Spring and Summer
Japan currently has the largest production and consumption of dessert strawberries in the world. Their color and shape are truly outstanding and they are available almost anytime throughout the year, although the best season is from January to March. You can buy them at fruit shops, greengrocers or supermarkets (a container of more than 10 costs around 500 yen). Strawberry farms throughout Japan offer strawberry picking during this season, and it is wonderful to taste them right off the vine. (For an admission fee of around 1,500 yen per adult, you can eat as many as you like within a limited time.) Recommended brands are Nyoho and Toyonaka. Both have a fine balance of sweetness and tartness, and the flavor spreading inside your mouth as you bite into the fruit is marvelous. They are sometimes eaten with sugar, milk or yogurt, but these days, most strawberries are sweet enough to just wash and eat.
In Japan, the melon has an image of being an expensive fruit and is often given as a gift when visiting someone in the hospital. Musk melons are carefully grown in well-controlled greenhouses and some sell for more than 10,000 yen each. As its name suggests, this melon has a musk-like flavor and is grown only in Japan. Musk melons sold at fruit shops have a seal attached indicating the best date to taste. If you don’t want to buy a whole melon but would like to try the taste, look for cakes using musk melons for sale at pastry shops. There are more inexpensive melons such as the andesu melon (under 1,000 yen) that has a white mesh pattern on the skin just like the musk melon and the prince melon (around 500 yen) that has a pale green skin surface with no mesh pattern and orange-colored flesh. All of these melons have a very rich flavor. The melon season is from June to July, but you can find musk melons at all times of the year.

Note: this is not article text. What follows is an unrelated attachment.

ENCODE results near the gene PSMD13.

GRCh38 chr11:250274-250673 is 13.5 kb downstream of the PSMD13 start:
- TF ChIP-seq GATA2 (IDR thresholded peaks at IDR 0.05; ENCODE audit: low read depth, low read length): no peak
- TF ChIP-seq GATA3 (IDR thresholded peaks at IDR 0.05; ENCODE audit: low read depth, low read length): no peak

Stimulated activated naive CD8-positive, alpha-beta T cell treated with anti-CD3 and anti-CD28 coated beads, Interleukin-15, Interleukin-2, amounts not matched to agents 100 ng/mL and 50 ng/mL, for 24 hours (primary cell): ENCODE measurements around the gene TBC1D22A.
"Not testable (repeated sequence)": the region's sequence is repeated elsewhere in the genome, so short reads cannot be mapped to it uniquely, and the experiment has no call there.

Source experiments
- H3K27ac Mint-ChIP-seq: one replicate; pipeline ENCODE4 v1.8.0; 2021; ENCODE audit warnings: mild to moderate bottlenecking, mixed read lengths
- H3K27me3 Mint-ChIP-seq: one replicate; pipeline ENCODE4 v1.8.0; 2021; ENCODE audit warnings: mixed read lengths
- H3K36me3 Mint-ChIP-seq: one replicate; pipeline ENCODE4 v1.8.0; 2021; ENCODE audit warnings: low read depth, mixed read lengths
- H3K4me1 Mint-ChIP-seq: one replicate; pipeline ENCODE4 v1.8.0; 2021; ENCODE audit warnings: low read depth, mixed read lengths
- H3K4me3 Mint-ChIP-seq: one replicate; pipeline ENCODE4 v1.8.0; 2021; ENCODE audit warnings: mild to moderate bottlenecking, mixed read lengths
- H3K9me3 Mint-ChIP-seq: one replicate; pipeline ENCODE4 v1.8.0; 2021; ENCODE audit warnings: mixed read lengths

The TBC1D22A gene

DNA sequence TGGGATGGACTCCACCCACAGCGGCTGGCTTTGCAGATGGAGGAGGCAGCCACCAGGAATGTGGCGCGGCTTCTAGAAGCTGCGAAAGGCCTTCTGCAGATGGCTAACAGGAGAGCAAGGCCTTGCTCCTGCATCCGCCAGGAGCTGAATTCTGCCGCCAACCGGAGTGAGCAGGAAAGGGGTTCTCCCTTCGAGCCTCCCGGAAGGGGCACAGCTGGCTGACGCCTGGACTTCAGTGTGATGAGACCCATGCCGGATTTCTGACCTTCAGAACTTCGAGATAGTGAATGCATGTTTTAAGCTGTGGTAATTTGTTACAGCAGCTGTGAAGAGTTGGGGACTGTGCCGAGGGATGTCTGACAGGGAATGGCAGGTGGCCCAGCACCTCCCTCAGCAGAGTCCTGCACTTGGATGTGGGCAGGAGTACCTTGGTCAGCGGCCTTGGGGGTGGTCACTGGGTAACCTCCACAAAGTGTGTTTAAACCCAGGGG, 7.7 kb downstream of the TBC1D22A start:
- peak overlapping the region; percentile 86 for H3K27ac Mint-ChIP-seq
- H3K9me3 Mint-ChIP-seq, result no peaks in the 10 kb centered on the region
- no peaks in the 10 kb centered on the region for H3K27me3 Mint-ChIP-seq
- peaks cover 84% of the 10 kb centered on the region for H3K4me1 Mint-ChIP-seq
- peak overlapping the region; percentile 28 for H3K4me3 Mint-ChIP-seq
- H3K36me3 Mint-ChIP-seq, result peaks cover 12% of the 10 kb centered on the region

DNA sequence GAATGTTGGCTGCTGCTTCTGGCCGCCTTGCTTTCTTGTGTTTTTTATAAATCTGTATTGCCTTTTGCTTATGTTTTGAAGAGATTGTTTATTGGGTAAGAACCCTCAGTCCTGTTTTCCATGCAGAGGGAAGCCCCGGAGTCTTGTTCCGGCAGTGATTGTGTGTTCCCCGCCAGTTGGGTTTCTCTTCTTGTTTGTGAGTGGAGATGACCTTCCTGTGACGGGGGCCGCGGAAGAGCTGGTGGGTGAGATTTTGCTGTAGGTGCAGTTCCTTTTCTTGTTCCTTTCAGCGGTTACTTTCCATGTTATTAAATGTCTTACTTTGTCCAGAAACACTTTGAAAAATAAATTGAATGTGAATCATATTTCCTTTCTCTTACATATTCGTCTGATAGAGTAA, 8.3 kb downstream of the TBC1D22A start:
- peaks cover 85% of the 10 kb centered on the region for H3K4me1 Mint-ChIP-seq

Cherries are very popular as an early summer fruit. You can see packs at fruit shops and supermarkets from May to July from around 500 yen per pack. The purplish red American cherry produced in the US is popular in Japan, but sato-nishiki, with its bright red skin, is also very popular. This is a juicy cherry with plenty of nectar and a good balance of sweetness and tartness. Being a large, high-grade cherry however, a carton of 80 sometimes costs more than 10,000 yen. Therefore, it is also known as “red jewelry.” Cherries are tastiest when eaten raw; freshness is the key, so eat them as soon as possible. Shops will try to sell their cherries by the end of the day, often reducing the price just before closing time, so if you want to enjoy a bargain, try shopping around that time.
In Japan, canned yellow peaches in syrup are popular and are often used in cakes. However, peaches for processing are usually imported from overseas, so if you would like to taste native Japanese peaches, you must get them from fruit shops, greengrocers or supermarkets in season from June to September (around 200 yen each). Hakuto is considered the best variety of peach, and with its juicy white flesh and strong sweetness, it is meltingly delicious. Hakuho also has white flesh and is very sweet, with just a hint of tartness. It is renowned for the beautiful color of its skin. The skin of a fully ripe peach can be peeled off easily with your fingers, but if this is difficult, just place it in lukewarm water before peeling.
The watermelon, in season from June to August, is a typical summer fruit in Japan. Suika-wari (a watermelon splitting game) on the beach is part of the summer fun in Japan. A blindfolded person tries to split a watermelon with blows from a wooden stick while others yell out instructions about where to strike. Watermelons in Japan can be round, rugby ball-shaped, with or without stripes, and with red, yellow or orange flesh. Fruit shops and greengrocers sell whole watermelons (1,000-2,000 yen each), but in supermarkets they are usually cut into quarters (a quarter is around 500 yen), which is recommended if you just want a taste. Watermelons with really black seeds and just a small space around them are the tastiest. If you want to buy a whole one, tap it with your hand lightly, and when you hear a dry clear sound, it is a good watermelon. Sprinkling the fruit with a little salt brings out the sweetness.